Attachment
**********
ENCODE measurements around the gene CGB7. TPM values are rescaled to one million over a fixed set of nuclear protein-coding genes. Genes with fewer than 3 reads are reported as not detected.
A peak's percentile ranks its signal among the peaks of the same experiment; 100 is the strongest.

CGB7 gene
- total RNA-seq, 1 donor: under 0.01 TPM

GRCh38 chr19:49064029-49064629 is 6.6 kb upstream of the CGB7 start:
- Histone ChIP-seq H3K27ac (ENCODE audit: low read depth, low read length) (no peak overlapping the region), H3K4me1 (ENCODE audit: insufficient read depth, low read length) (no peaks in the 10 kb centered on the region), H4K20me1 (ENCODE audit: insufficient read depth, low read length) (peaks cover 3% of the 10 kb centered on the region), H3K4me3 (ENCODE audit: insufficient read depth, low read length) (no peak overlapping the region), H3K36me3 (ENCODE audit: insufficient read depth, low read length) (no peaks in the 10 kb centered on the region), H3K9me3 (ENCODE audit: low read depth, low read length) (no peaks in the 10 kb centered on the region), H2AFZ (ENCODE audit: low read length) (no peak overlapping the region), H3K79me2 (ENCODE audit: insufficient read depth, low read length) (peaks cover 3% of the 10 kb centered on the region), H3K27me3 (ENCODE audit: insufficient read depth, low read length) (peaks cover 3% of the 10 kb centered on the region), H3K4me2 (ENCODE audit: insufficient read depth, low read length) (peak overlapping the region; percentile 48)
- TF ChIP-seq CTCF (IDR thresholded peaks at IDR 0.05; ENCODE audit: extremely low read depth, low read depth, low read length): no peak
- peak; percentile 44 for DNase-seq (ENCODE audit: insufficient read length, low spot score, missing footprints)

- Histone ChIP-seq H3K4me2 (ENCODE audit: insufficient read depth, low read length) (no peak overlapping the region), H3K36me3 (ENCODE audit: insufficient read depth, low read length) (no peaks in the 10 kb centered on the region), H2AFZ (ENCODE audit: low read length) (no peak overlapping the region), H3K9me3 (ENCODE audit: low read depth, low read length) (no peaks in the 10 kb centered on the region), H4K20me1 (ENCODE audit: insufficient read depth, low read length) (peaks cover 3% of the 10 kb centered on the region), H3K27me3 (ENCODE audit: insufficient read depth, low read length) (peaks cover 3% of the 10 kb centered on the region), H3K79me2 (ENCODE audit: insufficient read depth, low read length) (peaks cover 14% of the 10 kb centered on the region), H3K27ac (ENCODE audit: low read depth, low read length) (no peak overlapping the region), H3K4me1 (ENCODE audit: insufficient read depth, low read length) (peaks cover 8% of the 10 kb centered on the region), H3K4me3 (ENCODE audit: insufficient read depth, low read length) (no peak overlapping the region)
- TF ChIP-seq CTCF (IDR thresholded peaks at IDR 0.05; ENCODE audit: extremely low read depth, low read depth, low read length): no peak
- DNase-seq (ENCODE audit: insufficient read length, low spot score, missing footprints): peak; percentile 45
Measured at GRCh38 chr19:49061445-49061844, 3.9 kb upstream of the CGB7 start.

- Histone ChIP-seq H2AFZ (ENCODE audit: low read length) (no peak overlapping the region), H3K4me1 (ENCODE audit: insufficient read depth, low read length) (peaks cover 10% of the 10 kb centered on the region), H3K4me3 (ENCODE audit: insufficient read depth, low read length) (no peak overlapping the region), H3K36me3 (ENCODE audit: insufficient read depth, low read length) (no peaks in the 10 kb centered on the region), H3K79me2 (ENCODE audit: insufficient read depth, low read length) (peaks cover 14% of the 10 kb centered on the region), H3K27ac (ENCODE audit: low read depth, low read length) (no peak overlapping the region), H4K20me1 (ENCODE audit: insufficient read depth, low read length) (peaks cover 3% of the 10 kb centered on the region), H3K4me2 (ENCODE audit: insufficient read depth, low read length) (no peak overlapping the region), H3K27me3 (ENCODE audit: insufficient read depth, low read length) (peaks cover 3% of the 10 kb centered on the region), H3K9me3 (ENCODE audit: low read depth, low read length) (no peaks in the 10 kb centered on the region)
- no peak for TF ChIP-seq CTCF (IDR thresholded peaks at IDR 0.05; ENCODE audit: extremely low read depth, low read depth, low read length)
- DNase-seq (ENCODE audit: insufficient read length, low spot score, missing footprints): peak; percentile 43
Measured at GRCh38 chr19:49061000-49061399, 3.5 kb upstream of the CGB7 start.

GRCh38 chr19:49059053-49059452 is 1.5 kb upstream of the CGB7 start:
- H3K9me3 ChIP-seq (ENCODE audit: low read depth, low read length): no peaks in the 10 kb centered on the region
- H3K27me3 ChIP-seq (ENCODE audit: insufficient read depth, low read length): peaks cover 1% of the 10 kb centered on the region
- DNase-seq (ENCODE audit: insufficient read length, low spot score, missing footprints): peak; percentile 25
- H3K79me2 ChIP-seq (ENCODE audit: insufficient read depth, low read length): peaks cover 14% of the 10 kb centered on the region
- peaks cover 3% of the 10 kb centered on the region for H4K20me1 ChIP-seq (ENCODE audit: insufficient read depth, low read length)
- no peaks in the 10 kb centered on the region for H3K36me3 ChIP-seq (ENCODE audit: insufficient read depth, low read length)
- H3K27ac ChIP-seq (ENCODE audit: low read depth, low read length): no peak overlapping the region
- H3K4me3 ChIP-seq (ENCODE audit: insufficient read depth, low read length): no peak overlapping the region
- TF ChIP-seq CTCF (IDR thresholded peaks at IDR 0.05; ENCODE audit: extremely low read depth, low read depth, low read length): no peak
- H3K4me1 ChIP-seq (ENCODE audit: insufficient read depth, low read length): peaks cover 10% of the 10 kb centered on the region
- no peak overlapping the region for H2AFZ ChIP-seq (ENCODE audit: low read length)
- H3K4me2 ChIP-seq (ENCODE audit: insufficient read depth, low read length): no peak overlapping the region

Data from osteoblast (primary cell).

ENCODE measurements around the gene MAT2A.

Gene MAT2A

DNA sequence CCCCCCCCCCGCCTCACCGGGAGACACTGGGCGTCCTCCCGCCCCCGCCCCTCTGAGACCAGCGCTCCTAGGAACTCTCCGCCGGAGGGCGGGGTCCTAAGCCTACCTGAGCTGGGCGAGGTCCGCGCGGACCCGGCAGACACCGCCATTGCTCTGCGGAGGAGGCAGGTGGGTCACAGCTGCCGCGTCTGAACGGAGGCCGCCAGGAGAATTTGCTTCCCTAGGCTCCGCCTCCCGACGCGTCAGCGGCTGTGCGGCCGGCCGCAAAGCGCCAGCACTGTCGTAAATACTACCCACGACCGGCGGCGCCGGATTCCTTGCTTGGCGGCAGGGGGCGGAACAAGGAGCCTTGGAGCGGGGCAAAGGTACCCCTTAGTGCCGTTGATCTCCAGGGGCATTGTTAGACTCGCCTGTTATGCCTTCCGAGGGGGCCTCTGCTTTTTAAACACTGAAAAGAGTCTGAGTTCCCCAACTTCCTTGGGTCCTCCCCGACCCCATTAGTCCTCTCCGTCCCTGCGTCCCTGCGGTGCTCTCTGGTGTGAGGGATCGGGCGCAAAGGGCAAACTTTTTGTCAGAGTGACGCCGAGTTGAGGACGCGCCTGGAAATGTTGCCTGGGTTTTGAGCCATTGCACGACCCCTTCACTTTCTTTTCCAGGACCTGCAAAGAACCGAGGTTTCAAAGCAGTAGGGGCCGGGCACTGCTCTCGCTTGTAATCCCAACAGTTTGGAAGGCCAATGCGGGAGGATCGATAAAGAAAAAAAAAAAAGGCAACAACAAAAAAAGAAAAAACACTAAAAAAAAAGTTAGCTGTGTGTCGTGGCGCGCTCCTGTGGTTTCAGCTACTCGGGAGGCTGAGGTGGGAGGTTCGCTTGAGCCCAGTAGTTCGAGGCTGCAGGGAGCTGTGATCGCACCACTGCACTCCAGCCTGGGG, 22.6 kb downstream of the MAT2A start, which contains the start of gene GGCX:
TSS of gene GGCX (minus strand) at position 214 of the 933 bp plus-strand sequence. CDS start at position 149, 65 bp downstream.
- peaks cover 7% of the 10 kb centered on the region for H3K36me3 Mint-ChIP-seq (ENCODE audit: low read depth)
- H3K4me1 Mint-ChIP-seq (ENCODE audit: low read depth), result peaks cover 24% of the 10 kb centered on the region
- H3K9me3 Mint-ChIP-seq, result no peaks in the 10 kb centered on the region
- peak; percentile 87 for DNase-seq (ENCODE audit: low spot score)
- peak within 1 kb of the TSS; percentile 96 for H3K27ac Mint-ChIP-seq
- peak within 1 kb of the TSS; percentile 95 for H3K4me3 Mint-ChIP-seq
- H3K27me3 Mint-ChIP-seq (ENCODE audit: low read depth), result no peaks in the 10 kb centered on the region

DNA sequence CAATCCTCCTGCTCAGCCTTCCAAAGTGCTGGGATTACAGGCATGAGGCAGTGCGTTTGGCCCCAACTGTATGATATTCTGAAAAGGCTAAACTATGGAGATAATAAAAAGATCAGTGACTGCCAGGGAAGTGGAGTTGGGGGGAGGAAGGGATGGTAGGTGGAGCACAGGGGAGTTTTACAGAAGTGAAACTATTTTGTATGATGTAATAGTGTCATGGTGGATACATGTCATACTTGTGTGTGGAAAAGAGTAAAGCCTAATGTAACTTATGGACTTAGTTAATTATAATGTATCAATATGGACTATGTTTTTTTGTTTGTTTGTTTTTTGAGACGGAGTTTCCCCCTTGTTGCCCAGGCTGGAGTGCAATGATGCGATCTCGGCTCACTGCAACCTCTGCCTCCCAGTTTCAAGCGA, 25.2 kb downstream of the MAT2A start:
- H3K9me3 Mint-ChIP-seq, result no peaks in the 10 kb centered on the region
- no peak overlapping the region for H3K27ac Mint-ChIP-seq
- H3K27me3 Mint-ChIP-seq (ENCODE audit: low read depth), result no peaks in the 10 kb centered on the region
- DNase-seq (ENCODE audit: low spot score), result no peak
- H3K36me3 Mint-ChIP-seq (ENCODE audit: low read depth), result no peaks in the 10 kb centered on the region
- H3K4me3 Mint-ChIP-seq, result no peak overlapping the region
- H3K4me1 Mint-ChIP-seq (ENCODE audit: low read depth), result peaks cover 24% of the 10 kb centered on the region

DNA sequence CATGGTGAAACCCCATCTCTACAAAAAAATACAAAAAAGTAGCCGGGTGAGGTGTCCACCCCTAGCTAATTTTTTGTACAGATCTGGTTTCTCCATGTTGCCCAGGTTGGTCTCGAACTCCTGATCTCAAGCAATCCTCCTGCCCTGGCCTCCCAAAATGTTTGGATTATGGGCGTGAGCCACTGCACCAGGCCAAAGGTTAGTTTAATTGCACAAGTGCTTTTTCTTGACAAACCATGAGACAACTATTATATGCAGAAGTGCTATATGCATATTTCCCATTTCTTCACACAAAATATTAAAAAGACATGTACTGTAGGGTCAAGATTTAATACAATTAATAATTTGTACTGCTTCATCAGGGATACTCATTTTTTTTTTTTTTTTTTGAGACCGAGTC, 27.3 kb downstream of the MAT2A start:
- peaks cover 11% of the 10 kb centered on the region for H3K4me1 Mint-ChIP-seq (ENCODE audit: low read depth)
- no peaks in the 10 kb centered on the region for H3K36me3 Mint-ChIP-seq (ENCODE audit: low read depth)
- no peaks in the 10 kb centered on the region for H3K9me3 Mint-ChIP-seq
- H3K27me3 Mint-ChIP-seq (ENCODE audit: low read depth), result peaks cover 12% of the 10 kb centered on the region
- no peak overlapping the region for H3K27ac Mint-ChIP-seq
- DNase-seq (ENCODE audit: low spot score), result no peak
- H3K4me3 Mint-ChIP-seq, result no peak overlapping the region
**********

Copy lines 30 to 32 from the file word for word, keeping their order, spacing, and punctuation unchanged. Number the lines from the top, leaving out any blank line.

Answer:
Data from osteoblast (primary cell).

ENCODE measurements around the gene MAT2A.

Gene MAT2A